With Triple A development costs so high, they’re going to want future installments of franchises to sell more copies and produce bigger profits than before, and if this means adapting the series to broaden its appeal – so be it. If we actually want to see more Dead Space games, so the argument goes, we have to accept that certain concessions must be made to keep the IP economically-viable.
Those who espouse this view have been quick to point to the recent, sad demise of THQ: a company that produced a number of highly-acclaimed and reasonably-popular series, but nonetheless sank under the weight of its financial burdens. Sympathisers with EA’s strategy suggest that THQ went under because it actively failed to broaden the appeal of its franchises, with cult hits and modest commercial successes not enough to keep such a key player afloat.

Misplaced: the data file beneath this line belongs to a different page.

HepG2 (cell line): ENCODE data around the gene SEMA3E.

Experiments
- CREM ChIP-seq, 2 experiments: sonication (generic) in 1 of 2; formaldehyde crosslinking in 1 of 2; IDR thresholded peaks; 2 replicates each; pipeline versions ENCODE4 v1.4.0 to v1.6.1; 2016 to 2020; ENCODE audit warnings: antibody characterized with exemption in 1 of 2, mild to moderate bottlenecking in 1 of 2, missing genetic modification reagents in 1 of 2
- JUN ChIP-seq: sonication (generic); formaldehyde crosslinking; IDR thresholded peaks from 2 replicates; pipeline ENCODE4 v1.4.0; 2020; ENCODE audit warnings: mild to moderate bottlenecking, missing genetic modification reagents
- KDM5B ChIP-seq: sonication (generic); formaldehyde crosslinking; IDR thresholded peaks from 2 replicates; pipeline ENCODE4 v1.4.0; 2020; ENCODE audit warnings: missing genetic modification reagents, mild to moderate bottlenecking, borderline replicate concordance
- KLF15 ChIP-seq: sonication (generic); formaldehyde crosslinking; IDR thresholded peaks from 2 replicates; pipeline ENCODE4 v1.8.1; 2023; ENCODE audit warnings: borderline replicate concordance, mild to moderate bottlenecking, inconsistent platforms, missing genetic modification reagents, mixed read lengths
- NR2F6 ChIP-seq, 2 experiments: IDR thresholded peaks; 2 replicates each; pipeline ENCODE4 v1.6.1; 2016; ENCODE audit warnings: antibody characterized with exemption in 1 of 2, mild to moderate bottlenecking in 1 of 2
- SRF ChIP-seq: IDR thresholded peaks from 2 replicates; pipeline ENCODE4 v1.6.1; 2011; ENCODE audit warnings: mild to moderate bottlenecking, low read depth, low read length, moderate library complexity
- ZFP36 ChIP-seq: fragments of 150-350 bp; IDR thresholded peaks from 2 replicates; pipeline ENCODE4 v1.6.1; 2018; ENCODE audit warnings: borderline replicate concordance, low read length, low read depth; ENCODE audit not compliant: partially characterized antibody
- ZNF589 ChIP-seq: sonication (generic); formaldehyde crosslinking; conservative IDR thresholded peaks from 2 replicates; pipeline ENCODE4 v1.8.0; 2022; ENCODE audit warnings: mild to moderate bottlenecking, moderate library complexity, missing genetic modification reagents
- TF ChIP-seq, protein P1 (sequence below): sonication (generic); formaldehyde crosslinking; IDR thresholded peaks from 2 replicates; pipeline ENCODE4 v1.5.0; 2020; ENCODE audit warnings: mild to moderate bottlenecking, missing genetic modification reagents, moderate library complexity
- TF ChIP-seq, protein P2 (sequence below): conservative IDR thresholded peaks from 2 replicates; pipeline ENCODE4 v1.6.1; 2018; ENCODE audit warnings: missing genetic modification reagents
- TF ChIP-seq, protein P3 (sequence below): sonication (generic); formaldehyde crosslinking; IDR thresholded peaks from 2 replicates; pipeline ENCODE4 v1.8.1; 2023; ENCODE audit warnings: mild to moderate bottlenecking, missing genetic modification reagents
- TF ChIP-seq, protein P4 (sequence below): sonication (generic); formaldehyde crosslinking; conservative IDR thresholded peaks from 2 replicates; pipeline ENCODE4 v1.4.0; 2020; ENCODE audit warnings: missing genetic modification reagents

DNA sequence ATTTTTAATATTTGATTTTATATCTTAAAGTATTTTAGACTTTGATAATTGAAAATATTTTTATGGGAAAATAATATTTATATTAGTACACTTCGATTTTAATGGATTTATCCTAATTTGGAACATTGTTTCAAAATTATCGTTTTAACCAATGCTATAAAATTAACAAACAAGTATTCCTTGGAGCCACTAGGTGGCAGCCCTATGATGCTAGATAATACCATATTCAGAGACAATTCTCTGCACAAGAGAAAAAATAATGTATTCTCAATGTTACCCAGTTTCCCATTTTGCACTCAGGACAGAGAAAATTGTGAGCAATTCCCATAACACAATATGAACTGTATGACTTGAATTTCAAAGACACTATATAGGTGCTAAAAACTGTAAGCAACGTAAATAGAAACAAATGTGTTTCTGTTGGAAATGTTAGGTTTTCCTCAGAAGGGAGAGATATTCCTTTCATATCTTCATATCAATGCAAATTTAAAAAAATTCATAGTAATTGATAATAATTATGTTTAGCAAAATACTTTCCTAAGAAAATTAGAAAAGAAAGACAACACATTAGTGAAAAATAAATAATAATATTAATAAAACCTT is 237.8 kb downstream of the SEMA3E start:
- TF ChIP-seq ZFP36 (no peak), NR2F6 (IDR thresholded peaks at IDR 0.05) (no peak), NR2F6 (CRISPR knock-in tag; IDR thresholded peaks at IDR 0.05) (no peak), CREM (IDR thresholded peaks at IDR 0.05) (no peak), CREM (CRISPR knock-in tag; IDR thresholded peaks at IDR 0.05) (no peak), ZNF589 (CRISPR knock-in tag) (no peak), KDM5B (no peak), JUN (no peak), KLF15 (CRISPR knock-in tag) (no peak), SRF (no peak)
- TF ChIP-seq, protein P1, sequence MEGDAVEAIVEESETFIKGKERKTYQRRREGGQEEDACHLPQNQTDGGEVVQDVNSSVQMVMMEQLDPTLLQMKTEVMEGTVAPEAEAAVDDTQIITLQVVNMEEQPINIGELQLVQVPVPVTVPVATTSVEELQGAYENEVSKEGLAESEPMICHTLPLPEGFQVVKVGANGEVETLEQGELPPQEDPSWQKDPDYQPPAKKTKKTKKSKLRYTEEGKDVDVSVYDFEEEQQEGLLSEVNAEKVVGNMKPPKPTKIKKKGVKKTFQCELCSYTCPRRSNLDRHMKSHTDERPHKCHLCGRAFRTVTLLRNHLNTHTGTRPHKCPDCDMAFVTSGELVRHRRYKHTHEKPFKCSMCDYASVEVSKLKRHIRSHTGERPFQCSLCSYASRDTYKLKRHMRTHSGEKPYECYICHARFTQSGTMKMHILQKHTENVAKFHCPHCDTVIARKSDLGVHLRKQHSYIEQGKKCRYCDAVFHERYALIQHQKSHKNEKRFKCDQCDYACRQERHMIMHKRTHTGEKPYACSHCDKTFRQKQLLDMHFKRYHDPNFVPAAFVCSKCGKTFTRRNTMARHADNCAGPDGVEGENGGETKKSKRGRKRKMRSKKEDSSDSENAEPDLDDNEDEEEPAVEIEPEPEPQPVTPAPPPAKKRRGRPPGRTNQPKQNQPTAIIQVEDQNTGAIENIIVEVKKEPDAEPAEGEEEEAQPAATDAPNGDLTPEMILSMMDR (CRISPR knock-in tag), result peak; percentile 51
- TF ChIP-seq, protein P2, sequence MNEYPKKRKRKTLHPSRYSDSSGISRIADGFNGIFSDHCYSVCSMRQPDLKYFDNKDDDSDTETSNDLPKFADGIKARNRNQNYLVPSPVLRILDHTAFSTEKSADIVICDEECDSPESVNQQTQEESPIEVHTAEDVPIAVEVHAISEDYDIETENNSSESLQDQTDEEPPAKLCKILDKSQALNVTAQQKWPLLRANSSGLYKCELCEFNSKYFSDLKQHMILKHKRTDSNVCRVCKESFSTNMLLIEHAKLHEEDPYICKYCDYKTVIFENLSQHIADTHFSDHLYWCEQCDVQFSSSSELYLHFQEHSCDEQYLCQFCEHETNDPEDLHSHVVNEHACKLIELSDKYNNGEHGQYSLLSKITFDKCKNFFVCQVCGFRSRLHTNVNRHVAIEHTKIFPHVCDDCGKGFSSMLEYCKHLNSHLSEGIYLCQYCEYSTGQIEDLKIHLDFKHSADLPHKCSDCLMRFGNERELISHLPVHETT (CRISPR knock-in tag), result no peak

But even if we accept this argument, and don’t just see the strategy as corporate greed overtaking the desires of fans, it’s hard to swallow the idea that every single non-indie mainstream franchise must somehow inevitably cater to the widest possible taste. If we go down that road, every single experience will be reduced to an FPS or third-person shooter, and the days of novelty or innovation in mainstream gaming will be gone for good.
That said, perhaps there is a middle way. Some have argued that it’s possible to cater to a multitude of tastes and preferences within a single gaming experience. For example, Mass Effect 3 allowed shooter enthusiasts the option of dodging dialogue trees and running away from RPG elements altogether by selecting ‘action mode’, while those who had little interest or experience in combat could select the ‘narrative mode’ to make the in-game action ridiculously easy.